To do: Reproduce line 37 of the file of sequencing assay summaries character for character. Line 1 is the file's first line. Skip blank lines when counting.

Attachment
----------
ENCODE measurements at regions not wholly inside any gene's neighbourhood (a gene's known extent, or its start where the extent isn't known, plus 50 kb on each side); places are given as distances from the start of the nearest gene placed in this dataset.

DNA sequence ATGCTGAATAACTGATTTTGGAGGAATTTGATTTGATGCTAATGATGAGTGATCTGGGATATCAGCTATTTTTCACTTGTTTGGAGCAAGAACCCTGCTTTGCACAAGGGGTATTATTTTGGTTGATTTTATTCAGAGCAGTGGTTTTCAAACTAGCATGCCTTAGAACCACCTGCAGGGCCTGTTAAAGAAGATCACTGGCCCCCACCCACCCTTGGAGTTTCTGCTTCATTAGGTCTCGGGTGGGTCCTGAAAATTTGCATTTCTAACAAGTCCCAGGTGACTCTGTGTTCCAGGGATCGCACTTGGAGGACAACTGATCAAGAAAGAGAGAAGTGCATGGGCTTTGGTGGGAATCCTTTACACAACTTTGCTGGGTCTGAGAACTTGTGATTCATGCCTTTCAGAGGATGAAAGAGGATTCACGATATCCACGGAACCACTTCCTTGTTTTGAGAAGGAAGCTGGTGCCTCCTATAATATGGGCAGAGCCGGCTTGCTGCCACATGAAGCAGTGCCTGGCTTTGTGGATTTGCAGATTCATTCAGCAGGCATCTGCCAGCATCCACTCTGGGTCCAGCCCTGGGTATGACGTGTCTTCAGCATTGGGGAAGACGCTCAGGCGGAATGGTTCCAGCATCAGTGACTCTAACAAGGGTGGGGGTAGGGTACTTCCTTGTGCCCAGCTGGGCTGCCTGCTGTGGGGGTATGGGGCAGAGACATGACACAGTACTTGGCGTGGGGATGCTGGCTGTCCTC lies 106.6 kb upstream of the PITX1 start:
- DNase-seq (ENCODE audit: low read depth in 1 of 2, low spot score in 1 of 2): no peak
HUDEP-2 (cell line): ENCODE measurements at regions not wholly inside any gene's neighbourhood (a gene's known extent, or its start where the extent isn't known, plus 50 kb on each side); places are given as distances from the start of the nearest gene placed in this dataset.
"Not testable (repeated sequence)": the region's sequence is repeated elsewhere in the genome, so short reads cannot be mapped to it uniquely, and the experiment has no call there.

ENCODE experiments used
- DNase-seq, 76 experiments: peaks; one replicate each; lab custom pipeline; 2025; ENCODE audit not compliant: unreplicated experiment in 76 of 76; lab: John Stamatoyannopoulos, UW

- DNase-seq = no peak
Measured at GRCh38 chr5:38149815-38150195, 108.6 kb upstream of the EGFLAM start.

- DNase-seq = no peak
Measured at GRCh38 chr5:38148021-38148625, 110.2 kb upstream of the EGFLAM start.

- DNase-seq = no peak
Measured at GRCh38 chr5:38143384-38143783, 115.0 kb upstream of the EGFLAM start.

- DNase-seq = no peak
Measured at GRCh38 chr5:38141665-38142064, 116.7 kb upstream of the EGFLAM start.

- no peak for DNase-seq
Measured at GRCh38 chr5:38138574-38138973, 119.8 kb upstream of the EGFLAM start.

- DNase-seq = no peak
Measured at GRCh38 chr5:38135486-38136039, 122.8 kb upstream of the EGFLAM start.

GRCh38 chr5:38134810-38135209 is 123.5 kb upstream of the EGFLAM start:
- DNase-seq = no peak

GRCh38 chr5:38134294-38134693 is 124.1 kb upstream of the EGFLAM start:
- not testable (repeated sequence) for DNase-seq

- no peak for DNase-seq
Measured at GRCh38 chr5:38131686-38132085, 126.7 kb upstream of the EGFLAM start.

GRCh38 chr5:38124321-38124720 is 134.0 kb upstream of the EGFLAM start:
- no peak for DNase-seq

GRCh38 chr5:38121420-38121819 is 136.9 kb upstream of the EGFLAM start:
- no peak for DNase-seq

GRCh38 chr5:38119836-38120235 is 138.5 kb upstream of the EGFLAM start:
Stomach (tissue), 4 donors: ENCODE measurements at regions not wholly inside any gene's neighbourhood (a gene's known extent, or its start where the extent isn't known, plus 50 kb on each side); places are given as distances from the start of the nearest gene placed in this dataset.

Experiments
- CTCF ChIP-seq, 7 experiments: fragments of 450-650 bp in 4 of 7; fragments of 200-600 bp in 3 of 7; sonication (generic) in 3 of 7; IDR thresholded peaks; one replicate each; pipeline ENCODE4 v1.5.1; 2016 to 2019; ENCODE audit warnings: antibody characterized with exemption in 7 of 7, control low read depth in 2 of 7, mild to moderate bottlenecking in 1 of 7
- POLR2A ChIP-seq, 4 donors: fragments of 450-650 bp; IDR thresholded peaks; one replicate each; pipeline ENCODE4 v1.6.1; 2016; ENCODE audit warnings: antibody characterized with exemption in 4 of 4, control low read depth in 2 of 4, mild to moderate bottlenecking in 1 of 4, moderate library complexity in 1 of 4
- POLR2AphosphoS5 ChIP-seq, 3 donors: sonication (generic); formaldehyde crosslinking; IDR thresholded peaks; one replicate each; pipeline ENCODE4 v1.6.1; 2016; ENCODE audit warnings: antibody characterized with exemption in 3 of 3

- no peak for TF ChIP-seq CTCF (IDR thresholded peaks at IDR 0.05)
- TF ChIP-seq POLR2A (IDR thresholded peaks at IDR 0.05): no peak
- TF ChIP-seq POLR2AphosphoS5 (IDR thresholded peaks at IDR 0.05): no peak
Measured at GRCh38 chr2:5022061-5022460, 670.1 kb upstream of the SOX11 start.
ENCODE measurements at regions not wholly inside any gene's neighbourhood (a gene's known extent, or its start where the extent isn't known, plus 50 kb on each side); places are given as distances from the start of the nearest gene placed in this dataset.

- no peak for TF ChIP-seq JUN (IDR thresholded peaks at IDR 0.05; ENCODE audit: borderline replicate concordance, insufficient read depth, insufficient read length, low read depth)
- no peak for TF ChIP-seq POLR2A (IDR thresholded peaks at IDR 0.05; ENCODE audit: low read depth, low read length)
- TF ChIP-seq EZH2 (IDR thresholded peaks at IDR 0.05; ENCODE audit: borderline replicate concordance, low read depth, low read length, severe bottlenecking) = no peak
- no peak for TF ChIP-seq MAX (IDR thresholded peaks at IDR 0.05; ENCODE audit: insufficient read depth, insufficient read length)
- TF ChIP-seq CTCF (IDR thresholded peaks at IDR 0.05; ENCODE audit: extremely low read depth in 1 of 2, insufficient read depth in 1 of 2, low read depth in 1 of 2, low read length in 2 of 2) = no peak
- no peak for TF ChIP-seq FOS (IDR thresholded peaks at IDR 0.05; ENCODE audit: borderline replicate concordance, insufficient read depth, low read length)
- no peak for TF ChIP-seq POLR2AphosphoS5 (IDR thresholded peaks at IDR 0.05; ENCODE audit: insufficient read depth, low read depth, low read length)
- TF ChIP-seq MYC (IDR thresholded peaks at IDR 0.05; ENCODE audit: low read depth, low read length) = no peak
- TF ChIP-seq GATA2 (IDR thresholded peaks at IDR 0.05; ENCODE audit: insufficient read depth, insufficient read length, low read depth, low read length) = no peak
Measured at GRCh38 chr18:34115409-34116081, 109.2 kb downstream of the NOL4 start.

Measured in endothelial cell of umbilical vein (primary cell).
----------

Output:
- TF ChIP-seq POLR2A (IDR thresholded peaks at IDR 0.05): no peak